I am trying to interface my ATmega chips to the computer using a serial interface. I have read that this can be done directly by connecting the appropriate pin between the chips and the serial pin. But it is advised that I use a MAX232 chip. What is the purpose of this chip and do I really need to use it?
I ask this because in a project I am making, there is a big size constraint and the chip might take up valuable space.
If you need to connect the AVR to the computer using the serial port and a "standard" DB9-DB9 serial cable, yes, you need to use an RS232 transceiver in circuit. The AVR's UART outputs 0-5V signaling. The RS232 spec is +/-15V signaling, and I believe it's also "inverted" with compared to UART signaling. You don't have to use specifically the MAX232, but you do have to use a RS232 transceiver. These chips (plus some external capacitors) handle the voltage level conversions (via charge pumping) in either direction as well as the signal inversion, and act as "line drivers" driving longer lengths of wire allowed by the RS232 standard.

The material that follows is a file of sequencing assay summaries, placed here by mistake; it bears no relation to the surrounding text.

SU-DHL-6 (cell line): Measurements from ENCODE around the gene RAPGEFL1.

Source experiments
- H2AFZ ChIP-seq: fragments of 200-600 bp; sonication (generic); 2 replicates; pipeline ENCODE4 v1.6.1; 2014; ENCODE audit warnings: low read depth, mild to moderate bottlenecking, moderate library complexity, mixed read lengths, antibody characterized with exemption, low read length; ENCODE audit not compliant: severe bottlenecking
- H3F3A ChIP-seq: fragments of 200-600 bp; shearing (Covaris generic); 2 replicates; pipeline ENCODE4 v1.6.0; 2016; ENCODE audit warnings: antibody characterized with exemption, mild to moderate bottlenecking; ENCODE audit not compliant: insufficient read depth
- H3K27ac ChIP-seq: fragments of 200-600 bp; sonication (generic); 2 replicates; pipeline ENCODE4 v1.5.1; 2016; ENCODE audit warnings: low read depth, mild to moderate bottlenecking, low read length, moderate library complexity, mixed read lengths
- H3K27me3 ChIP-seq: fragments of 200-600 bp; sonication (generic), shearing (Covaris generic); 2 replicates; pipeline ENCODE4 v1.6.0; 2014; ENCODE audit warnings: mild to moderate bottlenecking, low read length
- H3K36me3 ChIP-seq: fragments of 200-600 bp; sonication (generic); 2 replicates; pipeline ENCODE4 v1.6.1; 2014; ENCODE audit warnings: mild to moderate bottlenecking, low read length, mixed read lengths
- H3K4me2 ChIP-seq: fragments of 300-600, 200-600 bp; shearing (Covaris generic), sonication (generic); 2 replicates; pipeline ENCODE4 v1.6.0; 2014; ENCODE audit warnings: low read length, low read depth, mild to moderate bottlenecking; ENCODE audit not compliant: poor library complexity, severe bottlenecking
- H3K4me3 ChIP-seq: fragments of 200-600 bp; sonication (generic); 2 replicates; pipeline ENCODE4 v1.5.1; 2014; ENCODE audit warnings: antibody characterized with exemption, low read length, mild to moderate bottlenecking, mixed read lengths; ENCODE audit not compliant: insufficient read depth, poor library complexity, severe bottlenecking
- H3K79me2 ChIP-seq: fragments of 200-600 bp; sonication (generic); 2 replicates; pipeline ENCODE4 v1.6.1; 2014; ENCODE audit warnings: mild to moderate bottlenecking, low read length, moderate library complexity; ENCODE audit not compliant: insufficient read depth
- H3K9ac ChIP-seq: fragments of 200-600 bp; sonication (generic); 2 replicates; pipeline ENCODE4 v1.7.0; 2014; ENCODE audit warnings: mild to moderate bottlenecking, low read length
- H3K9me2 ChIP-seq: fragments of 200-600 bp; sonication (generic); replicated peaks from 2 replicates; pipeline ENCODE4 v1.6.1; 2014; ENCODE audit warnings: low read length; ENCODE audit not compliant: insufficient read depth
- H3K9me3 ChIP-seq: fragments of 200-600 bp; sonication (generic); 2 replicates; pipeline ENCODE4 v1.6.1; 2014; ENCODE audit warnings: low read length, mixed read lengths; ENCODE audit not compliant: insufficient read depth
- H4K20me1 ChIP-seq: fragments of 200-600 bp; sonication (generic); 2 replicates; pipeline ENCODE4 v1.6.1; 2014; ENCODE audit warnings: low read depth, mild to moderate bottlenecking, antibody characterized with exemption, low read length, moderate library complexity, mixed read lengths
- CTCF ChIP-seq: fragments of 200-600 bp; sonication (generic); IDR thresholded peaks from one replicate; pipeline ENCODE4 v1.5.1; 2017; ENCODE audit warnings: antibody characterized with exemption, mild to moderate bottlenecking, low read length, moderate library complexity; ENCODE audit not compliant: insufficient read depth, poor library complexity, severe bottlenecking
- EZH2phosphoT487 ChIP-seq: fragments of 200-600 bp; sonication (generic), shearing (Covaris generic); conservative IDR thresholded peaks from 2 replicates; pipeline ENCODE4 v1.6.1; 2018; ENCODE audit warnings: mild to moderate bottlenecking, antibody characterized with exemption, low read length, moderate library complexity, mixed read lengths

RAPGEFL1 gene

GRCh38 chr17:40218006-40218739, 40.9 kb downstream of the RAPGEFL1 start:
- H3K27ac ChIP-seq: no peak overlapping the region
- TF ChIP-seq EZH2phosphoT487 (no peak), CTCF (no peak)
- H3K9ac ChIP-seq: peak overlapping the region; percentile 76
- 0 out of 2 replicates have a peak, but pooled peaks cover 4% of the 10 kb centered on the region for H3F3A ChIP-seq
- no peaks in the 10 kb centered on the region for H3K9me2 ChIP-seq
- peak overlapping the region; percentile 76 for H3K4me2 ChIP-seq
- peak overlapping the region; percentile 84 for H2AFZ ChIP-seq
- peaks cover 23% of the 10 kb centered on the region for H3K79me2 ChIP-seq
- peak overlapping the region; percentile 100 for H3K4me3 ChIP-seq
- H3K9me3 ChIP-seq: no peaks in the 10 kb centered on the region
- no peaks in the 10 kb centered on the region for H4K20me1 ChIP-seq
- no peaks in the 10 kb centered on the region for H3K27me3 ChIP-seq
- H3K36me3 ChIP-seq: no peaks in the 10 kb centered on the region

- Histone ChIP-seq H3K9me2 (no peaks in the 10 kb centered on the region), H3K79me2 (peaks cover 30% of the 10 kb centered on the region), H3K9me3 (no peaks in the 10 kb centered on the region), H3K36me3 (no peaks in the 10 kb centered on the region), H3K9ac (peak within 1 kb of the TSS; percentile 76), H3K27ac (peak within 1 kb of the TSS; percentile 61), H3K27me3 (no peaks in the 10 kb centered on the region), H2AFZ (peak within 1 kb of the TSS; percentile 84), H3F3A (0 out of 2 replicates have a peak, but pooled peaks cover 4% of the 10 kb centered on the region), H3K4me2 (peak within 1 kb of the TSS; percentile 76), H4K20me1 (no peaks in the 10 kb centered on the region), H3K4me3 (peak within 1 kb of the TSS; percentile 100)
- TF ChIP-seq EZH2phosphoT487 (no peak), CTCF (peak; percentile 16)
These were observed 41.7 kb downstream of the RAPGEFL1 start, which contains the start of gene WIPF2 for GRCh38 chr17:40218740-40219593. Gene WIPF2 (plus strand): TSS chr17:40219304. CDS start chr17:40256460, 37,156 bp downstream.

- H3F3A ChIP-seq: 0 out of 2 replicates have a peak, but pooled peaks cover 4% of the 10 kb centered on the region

Alternatively, you can use a cable that includes such a transceiver circuit embedded in the DB9 shell if you are space constrained on your board. Yet another alternative involving a cable is to use a cable that includes an FTDI FT232 chip in it, which has the advantage of making it look like a COM port over USB to the computer, but you're looking at upwards of $15 for that cable.